Assateague Island National Seashore

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Assateague Island National Seashore
IUCN category V (protected landscape/seascape)
Assateague fg03.jpg
View of a beach on Assateague Island
Map showing the location of Assateague Island National Seashore
Map showing the location of Assateague Island National Seashore
Map showing the location of Assateague Island National Seashore
Map showing the location of Assateague Island National Seashore
Map showing the location of Assateague Island National Seashore
Map showing the location of Assateague Island National Seashore
Location Worcester County, Maryland & Accomack County, Virginia, USA
Nearest city Ocean City, MD & Chincoteague, VA
Coordinates 38°05′00″N 75°12′30″W / 38.08333°N 75.20833°W / 38.08333; -75.20833Coordinates: 38°05′00″N 75°12′30″W / 38.08333°N 75.20833°W / 38.08333; -75.20833
Area 41,320 acres (167.2 km2)[1]
Authorized January 1, 1965 (1965-January-01)
Visitors 2,105,419 (in 2011)[2]
Governing body National Park Service
Website Assateague Island National Seashore

Assateague Island National Seashore is a unit of the National Park Service occupying about half of Assateague Island, located off Maryland's eastern shore on the Atlantic Ocean. The park covers an area of 41,320 acres (16,720 ha). The portion of the island designated as national seashore extends South of the Ocean City inlet to the Maryland/Virginia state border. In addition, a one-mile portion of the VA district including the recreational beach and interpretive facilities is managed by the National Park Service. Over 2.1 million people visit the park each year. The park was created in 1965 after a strong nor'easter (the Ash Wednesday Storm of 1962) destroyed the planned, but never built, resort community of Ocean Beach, Maryland. The national seashore is famous for its white sand beaches and wild ponies.


The park is located on a barrier island shaped by the stormy seas and gentle winds along the coast of the Delmarva Peninsula. The island is approximately 37 miles (60 km) long, yet never more than a mile wide. The park is divided into the Maryland District in the north and the Virginia District in the south. It is not possible to drive down the island from one district to the other. All automobile traffic must enter the mainland before traveling to the other end of the island.

The Maryland District of Assateague Island National Seashore runs from the Ocean City Inlet in the north to the Virginia state line. This district contains a visitor center, campground, three nature trails, a life guarded beach, and the park's headquarters. The smaller Assateague State Park sits within the borders of this district. The only access to the Maryland district (and the state park) is via the Verrazano Bridge on Maryland Route 611.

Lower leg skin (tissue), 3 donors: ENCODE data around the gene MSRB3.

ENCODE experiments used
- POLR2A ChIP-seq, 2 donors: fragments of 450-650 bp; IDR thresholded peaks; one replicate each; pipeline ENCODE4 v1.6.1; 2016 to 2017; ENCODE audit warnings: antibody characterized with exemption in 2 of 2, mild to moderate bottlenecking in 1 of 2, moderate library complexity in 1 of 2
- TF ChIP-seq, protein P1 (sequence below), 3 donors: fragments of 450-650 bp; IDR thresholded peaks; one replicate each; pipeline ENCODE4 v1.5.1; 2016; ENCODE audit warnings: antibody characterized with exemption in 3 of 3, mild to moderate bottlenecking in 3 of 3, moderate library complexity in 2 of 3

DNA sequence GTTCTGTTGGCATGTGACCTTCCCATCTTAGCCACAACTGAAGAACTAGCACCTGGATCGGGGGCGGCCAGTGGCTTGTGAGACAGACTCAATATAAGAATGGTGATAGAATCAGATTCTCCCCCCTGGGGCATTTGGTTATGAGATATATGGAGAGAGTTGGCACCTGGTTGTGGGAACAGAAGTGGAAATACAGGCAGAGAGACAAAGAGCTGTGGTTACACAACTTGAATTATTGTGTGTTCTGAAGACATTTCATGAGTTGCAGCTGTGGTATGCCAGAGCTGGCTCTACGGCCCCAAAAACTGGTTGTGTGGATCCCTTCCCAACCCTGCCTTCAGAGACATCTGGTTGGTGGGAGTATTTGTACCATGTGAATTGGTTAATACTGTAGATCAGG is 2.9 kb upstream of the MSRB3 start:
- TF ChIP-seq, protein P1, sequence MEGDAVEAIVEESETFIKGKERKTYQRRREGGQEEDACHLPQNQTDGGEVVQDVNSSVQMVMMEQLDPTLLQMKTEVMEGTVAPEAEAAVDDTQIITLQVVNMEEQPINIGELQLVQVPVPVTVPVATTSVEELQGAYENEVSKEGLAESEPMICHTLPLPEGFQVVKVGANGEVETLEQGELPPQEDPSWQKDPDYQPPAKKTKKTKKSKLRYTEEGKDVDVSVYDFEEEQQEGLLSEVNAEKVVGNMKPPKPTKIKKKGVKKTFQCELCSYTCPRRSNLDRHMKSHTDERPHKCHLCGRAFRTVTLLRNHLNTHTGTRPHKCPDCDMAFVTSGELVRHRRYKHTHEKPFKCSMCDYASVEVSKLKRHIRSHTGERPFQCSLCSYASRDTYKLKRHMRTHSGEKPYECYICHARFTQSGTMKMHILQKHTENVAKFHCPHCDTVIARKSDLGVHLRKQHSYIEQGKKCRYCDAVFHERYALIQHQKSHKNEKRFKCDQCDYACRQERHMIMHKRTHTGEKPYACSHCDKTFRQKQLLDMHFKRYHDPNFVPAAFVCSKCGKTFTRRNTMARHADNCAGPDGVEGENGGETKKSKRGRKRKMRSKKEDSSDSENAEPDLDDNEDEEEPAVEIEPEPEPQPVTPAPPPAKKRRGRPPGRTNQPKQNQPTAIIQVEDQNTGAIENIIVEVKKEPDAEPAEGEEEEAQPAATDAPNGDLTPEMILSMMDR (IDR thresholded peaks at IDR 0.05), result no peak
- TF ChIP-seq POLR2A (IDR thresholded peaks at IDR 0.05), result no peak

The smaller Virginia District of Assateague Island National Seashore on the southern extremity island contains a visitor center and lifeguarded beach. While it is staffed by National Park Rangers, the land is within the jurisdiction of the Chincoteague National Wildlife Refuge and owned by the US Fish and Wildlife Service. However, about a one-mile portion including the recreational beach is managed by the National Park Service based on various agreements and Memorandum of Understandings between the US Fish and Wildlife Service and the National Park Service. This should not be confused with Chincoteague Island, which is a different island with a residential community on it. One must drive through Chincoteague Island in order to reach the Virginia District.

Geology and hydrology[edit]

Assateague Island is part of a chain of barrier islands that extend from Maine to Texas. The island is built from sand that moves south via longshore drift to distribute sand along the island's length. The source of the sand is run-off from the Appalachian Mountains. The island is moving westwards, the result of rising sea levels and waves rolling over the island during storms.[3] This condition is most pronounced at the northern end of the island, where Ocean City's jetties have stabilized the islands north of the Ocean City Inlet and have starved Assateague of new sand. As a result, Assateague's beach is shifted several hundred meters westwards compared to Ocean City's. The inlet was formed during the 1933 Chesapeake–Potomac hurricane, separating Fenwick and Assateague islands, and a jetty was immediately constructed to stabilize the inlet. After severe nor'easters in 1998, a sand replenishment program was undertaken to restore a sand supply to the north end of Assateague and to ensure a continuing supply.[4]


Before the national seashore was created in 1965, the island was going to be turned into a private resort community called Ocean Beach, Maryland. Some 5,000 private lots comprising what is now National Park Service property were zoned and sold for resort development in the 1950s. However, the Ash Wednesday Storm of 1962 halted the plans for development. The nor'easter destroyed the few existing structures on the island that had been built and ripped the roads apart. Realizing that the island was too unstable to build upon, the housing development firm sold all of its land to the federal government. To this day, it is not possible to drive the entire length of the island; one must travel on the mainland to journey between the National Seashore in Maryland and the National Wildlife Refuge in Virginia.


Since the park's creation, several improvements have been made to aid the public in recreation. The park maintains a 2-mile (3 km) stretch of road on the island that travels through the state park in order for visitors to reach the National Seashore. A new visitor center was built in 2010 which is located on the mainland before visitors cross over the bridge to get to the island. The visitor center hosts several ranger-led programs and exhibits for the public. The park service also opened a new ranger station on the island in 2012. The building is powered by new solar panels that built in a nearby parking lot.